Our customer service staff in our office has become the new plant doctors for returned plants. Plants that are returned to the office are usually sent to undeliverable addresses. Sometimes, the boxes have been on the road for two weeks or more and it’s amazing how resilient many of these plants are. Take a look!
Sometimes Kim re-pots the plants into a terra-cotta clay pot, but first she lets them acclimate from the stress before doing anything. Although, watering the plants is usually the first action after unpacking the plants from usually crushed boxes.
Recently unpacked from its long postal journey, this nearly indestructible plant has a few leaves left and even a flower on its stem. It will eventually look like this.
The Aloe plant has been repotted since it was in a 2.5 inch pot and is in an 8-inch pot now. The little plant in the 4-inch pot is Crassula lycopodiodes and is also doing quite well.
He has an Angel Wing Begonia in hand called ‘My Special Angel’. This Begonia is in need of more light, evident by the leggy appearance. Plus, it is in need of more fertilizer to darken up the leaves. The light green color of the leaves usually means a lack of feed.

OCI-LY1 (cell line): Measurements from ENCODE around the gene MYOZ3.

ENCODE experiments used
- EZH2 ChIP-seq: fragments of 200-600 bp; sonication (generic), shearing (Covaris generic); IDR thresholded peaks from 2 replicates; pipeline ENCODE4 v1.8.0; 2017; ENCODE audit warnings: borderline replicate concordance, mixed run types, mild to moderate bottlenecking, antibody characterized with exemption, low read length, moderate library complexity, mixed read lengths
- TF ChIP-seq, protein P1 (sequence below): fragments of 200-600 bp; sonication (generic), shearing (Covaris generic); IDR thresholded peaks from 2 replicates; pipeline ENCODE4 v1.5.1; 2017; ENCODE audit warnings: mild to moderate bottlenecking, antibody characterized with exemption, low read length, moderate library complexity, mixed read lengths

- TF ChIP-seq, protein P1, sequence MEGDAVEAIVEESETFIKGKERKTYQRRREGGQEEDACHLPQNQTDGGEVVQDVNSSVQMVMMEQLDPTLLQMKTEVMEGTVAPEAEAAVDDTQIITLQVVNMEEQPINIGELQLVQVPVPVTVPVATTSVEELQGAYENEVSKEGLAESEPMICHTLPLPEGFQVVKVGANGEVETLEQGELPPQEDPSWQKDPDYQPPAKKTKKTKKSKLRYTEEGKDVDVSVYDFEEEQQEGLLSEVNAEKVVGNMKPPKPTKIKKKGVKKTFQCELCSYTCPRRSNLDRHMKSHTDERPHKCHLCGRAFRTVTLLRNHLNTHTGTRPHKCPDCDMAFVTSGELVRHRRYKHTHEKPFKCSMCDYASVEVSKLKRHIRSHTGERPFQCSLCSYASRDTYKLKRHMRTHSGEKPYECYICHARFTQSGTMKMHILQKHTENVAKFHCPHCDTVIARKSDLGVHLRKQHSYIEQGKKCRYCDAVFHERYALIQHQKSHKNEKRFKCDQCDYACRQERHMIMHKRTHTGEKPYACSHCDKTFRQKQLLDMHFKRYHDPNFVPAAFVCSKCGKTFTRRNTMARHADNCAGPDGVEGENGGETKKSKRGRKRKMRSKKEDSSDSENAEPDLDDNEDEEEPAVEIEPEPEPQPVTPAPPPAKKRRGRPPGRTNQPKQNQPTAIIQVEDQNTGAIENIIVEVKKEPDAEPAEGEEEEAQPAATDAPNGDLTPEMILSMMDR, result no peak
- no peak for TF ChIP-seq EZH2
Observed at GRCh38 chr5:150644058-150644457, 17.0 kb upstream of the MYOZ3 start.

The green leafed plant is Scarlet Leadwort (Plumbago indica) and the silver leaf with red is Begonia ‘Raspberry Swirl’. The Begonia is in need of higher light levels so the color of the leaves will intensify. Look at what the mature specimens will turn into.
Agave ‘Black Widow’ on the right and Agave ‘Porcupine’ on the left grow on an office desk far away from any window. Although, succulents like full sun, these are still thriving in less than optimal conditions.
She’s hoping it will look like the Christmas Cactus in our retail office and with all the tender loving care our office gives, these renegade plants have a great chance of not only surviving but thriving.